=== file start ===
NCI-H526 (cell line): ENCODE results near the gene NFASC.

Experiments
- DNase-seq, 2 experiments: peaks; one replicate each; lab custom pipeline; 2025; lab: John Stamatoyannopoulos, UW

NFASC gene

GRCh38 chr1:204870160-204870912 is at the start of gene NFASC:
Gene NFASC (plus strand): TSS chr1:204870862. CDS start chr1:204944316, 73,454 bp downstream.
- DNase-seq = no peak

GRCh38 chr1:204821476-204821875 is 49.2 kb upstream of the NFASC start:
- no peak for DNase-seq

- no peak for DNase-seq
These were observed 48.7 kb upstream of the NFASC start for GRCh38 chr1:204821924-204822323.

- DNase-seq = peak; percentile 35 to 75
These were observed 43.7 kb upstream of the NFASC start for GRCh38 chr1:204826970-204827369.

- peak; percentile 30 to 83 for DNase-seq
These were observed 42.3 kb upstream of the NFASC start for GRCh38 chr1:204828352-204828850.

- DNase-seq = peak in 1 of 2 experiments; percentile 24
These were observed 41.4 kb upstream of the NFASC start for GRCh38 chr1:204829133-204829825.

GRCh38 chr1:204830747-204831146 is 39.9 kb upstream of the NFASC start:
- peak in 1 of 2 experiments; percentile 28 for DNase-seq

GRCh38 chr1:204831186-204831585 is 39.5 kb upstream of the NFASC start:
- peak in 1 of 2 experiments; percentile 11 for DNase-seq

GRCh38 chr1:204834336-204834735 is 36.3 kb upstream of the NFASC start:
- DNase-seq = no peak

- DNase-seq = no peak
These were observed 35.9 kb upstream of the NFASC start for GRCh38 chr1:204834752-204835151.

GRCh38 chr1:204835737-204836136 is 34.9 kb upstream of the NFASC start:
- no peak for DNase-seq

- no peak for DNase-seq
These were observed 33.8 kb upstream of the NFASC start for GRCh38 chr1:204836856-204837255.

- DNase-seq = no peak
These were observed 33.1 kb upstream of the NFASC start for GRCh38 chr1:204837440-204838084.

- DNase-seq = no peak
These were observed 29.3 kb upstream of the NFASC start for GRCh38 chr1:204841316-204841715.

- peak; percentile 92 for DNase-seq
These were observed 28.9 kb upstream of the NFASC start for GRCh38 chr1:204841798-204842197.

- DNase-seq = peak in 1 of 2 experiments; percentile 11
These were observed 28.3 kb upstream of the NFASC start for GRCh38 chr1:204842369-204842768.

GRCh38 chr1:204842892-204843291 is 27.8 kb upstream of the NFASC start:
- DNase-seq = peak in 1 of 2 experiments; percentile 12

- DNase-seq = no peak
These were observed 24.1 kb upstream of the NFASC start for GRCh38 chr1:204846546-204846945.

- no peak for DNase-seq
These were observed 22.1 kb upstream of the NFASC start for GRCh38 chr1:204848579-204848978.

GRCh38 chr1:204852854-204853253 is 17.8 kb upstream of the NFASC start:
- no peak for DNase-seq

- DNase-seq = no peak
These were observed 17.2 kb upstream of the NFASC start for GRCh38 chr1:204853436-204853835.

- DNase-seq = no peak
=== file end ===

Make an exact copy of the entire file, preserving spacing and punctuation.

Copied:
NCI-H526 (cell line): ENCODE results near the gene NFASC.

Experiments
- DNase-seq, 2 experiments: peaks; one replicate each; lab custom pipeline; 2025; lab: John Stamatoyannopoulos, UW

NFASC gene

GRCh38 chr1:204870160-204870912 is at the start of gene NFASC:
Gene NFASC (plus strand): TSS chr1:204870862. CDS start chr1:204944316, 73,454 bp downstream.
- DNase-seq = no peak

GRCh38 chr1:204821476-204821875 is 49.2 kb upstream of the NFASC start:
- no peak for DNase-seq

- no peak for DNase-seq
These were observed 48.7 kb upstream of the NFASC start for GRCh38 chr1:204821924-204822323.

- DNase-seq = peak; percentile 35 to 75
These were observed 43.7 kb upstream of the NFASC start for GRCh38 chr1:204826970-204827369.

- peak; percentile 30 to 83 for DNase-seq
These were observed 42.3 kb upstream of the NFASC start for GRCh38 chr1:204828352-204828850.

- DNase-seq = peak in 1 of 2 experiments; percentile 24
These were observed 41.4 kb upstream of the NFASC start for GRCh38 chr1:204829133-204829825.

GRCh38 chr1:204830747-204831146 is 39.9 kb upstream of the NFASC start:
- peak in 1 of 2 experiments; percentile 28 for DNase-seq

GRCh38 chr1:204831186-204831585 is 39.5 kb upstream of the NFASC start:
- peak in 1 of 2 experiments; percentile 11 for DNase-seq

GRCh38 chr1:204834336-204834735 is 36.3 kb upstream of the NFASC start:
- DNase-seq = no peak

- DNase-seq = no peak
These were observed 35.9 kb upstream of the NFASC start for GRCh38 chr1:204834752-204835151.

GRCh38 chr1:204835737-204836136 is 34.9 kb upstream of the NFASC start:
- no peak for DNase-seq

- no peak for DNase-seq
These were observed 33.8 kb upstream of the NFASC start for GRCh38 chr1:204836856-204837255.

- DNase-seq = no peak
These were observed 33.1 kb upstream of the NFASC start for GRCh38 chr1:204837440-204838084.

- DNase-seq = no peak
These were observed 29.3 kb upstream of the NFASC start for GRCh38 chr1:204841316-204841715.

- peak; percentile 92 for DNase-seq
These were observed 28.9 kb upstream of the NFASC start for GRCh38 chr1:204841798-204842197.

- DNase-seq = peak in 1 of 2 experiments; percentile 11
These were observed 28.3 kb upstream of the NFASC start for GRCh38 chr1:204842369-204842768.

GRCh38 chr1:204842892-204843291 is 27.8 kb upstream of the NFASC start:
- DNase-seq = peak in 1 of 2 experiments; percentile 12

- DNase-seq = no peak
These were observed 24.1 kb upstream of the NFASC start for GRCh38 chr1:204846546-204846945.

- no peak for DNase-seq
These were observed 22.1 kb upstream of the NFASC start for GRCh38 chr1:204848579-204848978.

GRCh38 chr1:204852854-204853253 is 17.8 kb upstream of the NFASC start:
- no peak for DNase-seq

- DNase-seq = no peak
These were observed 17.2 kb upstream of the NFASC start for GRCh38 chr1:204853436-204853835.

- DNase-seq = no peak